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Wednesday, March 6, 2013

"You only have to work 1/2 days!"

In 1995 when I made the decision to leave my management job and become a blacksmith/farrier, I remember talking to my mom and dad. We lived on the other side of the country from them (which was a constant source of irritation for my mom) and I suspect that they felt a bit anxious about this decision. I told them kind of nonchalantly that I was going to learn to shoe horses and open my own business..............shock, then chocked back tears from my mother. She quickly dismissed herself and told me to talk to my father. I said, "dad, I thought this would be hard, but tears?" Dad went on to explain that they didn't know anyone who shoed horses for a living, "oh, with one exception," he said. "There was a man that lived in a clapboard shack in the back of your grandfather's Phillips 66 station in Victor, ID named whiskey Bill." He said, "the good people in the south end of the Teton valley could take their horse to Bill and for any portion of a fifth of whiskey he would shoe their horse." I guess if tears was all I got, I got of easy.
My dad went on to say how marvelous it was to be self employed. (he had been self employed for my entire childhood) He said that it had many advantages over employment one of which was only having to work 1/2 days. I laughed and said, "really only 1/2 days?" He answered, "you bet, and the best part is, you can chose which 12 hours it is!"

Not too long ago I received a phone call from a young man who said that he wanted to shoe horses for a living. He asked if he could come work for me to learn how. I wasn't looking for an apprentice and I had a funny feeling about it so I started to ask questions. He informed me that he hated his job, hated his boss, hated the people he worked with, and so it went. He said he loved horses, so he was just certain that if he could shoe horses for a living, all would be right with the world. I was sorry to do it but I just had to. I took a deep breath and said something like this. "You know I think your problem is not with the kind of work you do, I think your problem is with work itself. You go solve your problem with work, and you might find that you don't need to be a farrier to be happy,"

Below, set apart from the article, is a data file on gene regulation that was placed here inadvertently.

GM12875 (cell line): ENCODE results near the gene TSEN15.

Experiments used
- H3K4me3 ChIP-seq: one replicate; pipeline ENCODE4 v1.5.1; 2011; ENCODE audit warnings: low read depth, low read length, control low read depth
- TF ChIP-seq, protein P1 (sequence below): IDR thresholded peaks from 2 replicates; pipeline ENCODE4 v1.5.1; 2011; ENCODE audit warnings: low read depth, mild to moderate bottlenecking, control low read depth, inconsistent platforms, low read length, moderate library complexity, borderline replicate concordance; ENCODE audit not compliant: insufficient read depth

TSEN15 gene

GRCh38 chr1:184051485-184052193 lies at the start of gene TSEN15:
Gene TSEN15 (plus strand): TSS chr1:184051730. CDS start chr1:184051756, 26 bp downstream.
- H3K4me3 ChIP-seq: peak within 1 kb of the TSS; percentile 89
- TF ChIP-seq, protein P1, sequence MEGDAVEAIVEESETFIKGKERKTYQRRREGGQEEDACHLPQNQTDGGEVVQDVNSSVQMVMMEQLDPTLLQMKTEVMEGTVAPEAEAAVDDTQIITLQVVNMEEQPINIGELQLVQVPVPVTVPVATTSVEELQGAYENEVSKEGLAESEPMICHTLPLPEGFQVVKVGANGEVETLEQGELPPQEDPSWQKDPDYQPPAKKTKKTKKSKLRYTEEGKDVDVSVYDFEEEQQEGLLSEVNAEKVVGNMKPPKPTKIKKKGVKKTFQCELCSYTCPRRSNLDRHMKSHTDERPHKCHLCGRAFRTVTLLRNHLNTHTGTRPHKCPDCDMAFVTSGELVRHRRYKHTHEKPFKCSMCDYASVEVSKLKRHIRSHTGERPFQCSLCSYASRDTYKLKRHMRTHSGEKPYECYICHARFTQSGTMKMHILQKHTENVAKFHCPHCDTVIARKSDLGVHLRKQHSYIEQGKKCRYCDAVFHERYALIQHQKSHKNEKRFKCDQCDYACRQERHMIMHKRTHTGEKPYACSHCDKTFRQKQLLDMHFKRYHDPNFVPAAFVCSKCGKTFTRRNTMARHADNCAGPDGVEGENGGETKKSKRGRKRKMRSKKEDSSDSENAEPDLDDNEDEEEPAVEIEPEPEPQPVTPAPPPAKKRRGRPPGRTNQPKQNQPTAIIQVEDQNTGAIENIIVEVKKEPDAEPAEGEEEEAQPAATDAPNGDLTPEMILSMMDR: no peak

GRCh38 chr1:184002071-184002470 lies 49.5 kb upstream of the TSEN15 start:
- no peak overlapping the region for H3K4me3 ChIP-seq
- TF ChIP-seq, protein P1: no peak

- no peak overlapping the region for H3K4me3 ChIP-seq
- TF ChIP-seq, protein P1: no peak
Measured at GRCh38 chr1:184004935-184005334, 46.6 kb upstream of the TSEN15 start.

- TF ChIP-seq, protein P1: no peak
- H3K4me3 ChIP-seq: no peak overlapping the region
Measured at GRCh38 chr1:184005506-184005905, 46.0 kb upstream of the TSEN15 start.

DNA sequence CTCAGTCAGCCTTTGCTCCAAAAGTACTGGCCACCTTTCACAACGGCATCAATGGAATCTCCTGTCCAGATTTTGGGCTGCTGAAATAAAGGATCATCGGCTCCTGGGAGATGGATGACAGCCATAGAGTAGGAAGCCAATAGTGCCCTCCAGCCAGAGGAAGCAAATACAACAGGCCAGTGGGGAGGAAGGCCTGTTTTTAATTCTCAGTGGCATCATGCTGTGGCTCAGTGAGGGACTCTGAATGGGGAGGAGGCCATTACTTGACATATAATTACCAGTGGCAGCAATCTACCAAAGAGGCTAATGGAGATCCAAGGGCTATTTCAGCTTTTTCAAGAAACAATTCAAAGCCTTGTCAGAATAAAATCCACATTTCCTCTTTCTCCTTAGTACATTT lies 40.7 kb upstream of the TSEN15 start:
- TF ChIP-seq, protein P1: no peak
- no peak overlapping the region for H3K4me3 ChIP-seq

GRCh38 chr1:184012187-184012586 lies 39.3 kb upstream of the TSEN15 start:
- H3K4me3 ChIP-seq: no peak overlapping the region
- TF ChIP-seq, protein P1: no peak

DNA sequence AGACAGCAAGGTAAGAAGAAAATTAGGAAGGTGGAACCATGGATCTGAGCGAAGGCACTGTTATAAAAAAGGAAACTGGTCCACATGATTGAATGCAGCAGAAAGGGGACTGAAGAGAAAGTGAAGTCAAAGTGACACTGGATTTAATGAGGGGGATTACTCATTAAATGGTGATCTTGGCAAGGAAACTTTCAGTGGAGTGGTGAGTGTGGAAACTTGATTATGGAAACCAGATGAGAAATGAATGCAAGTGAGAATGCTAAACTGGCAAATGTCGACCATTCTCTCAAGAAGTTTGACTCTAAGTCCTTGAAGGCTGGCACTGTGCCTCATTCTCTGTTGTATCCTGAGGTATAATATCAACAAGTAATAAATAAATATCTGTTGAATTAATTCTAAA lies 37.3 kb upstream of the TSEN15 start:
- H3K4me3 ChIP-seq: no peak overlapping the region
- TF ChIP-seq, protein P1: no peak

These two experiences really serve to illustrate what an important role work plays in our lives. With rare exception, it is necessary to work really hard to either make ends meet, or just to keep a good thing going. For us to have a comfortable and peaceful home life, we need to work at it very hard. To keep the bills paid we need to work very hard. To keep our loved ones safe we need to work very hard. To raise responsible children of integrity we have to work very hard.

I love this quote from Sam Ewing:

Hard work spotlights the
character of people: some
turn up their sleeves, some
turn up their noses, and
some don't turn up at all.


  1. Bruce -- thanks for hooking me up with your blog. This is going to be fun!

    1. Oh right, no pressure! Your posts are always so good. So now I guess I'm going to have to have my wife proof before I post. :) It is great to hear from you and thanks for looking at my stuff.